The discussion of booster dose revolves around the fact that protection is considered lower for new variants such as delta and delta plus, and waning levels of antibodies have been documented over time. However, the protective effect of vaccination against moderate and severe disease is still excellent for variants as T-cell and B-cell immunity is still maintained. Hence the role of a booster is far from certain. In May 2021, the UK government started a trial for evaluating efficacy of seven different COVID vaccines. This trial is expected to run for upto a year before drawing any conclusions. Moderna has completed a trial of third dose booster and found titers post third dose approaching levels seen after the first vaccine administration. However, it has also observed that protection after two doses continued to be excellent after six months. In the US, admission data reveals that only 8054 fully vaccinated persons needed admission for breakthrough infection from May to August 2021, as against the total weekly admissions of around 11,000. Out of these 8054 hospitalizations, 29% of admissions in fully vaccinated persons were for other illnesses and not COVID and average age of the hospitalized persons was 82. This is a clear indication that the present two doses of mRNA vaccines are indeed continuing to work well despite claims of decreased efficacy due to variants.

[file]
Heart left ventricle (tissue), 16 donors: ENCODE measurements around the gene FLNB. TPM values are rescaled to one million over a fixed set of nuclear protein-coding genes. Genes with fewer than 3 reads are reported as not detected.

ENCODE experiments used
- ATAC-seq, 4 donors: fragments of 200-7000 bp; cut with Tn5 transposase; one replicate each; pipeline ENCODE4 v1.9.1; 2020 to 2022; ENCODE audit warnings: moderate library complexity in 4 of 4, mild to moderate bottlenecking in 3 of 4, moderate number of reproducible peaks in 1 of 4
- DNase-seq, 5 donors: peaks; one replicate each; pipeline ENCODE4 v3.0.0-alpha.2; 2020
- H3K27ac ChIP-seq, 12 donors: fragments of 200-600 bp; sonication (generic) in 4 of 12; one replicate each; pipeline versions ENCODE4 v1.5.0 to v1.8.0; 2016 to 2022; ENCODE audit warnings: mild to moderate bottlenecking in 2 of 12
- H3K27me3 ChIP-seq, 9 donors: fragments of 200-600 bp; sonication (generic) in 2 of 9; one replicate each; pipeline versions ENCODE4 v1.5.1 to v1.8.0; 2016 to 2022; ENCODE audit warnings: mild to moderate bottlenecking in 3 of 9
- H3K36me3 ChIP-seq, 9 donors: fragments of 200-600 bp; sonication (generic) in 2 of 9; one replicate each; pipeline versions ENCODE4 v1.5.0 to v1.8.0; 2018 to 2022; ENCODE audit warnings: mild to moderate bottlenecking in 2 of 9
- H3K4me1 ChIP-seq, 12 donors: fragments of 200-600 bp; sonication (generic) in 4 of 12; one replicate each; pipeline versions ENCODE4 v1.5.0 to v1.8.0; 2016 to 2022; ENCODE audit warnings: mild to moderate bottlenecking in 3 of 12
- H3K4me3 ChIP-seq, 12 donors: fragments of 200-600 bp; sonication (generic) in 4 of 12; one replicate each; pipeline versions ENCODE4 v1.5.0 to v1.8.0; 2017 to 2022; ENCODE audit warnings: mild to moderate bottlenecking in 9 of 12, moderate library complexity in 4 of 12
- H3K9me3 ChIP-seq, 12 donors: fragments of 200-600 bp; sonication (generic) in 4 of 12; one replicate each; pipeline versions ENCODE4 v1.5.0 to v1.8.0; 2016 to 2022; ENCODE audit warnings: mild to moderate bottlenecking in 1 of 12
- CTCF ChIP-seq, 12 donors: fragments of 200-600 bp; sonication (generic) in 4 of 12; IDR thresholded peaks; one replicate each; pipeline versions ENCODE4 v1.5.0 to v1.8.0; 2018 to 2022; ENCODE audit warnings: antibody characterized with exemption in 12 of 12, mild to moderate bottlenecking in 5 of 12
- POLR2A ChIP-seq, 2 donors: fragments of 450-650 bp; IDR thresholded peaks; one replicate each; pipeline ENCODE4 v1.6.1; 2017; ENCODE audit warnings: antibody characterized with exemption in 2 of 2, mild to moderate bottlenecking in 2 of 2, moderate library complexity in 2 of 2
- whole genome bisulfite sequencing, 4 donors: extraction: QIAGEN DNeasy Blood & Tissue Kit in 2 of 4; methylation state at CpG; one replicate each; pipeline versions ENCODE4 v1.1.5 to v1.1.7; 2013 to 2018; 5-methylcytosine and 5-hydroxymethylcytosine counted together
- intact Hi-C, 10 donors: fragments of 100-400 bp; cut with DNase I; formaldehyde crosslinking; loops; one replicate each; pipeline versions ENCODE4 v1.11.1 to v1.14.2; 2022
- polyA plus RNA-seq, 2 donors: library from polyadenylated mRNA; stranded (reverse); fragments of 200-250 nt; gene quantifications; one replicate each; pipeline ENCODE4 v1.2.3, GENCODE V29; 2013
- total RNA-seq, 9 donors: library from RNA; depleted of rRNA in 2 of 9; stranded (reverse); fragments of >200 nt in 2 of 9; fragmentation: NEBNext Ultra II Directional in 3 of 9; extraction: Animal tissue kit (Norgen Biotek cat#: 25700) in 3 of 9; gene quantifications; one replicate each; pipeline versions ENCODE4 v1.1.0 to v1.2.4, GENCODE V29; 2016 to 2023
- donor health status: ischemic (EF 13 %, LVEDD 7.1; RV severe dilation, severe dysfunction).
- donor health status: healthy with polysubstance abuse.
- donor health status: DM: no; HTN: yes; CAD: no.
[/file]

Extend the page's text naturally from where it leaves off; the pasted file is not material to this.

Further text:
The AstraZeneca / Covishield vaccine was initially planned as a single-dose vaccine as it was found to generate a robust immune response in phase 1 trials. It was later modified into two doses. The company has experimented with the interval between two doses. Initially an interval of 4-6 weeks was maintained but later, the company claimed that delayed administration of the second dose at 12 weeks led to better immune response. Yours truly has strongly criticized the Lancet trial which governments across the world relied on while deciding to administer a delayed second dose. But it is less known that a trial from Oxford had claimed that second dose of AstraZeneca vaccine administered ten months after the first dose showed a good immune response. If the efficacy of a single dose lasted for over ten months, it makes very little sense for a third dose to be given a year after initial two-dose vaccination. The official stand of AstraZeneca is that it is unclear whether a third dose is needed.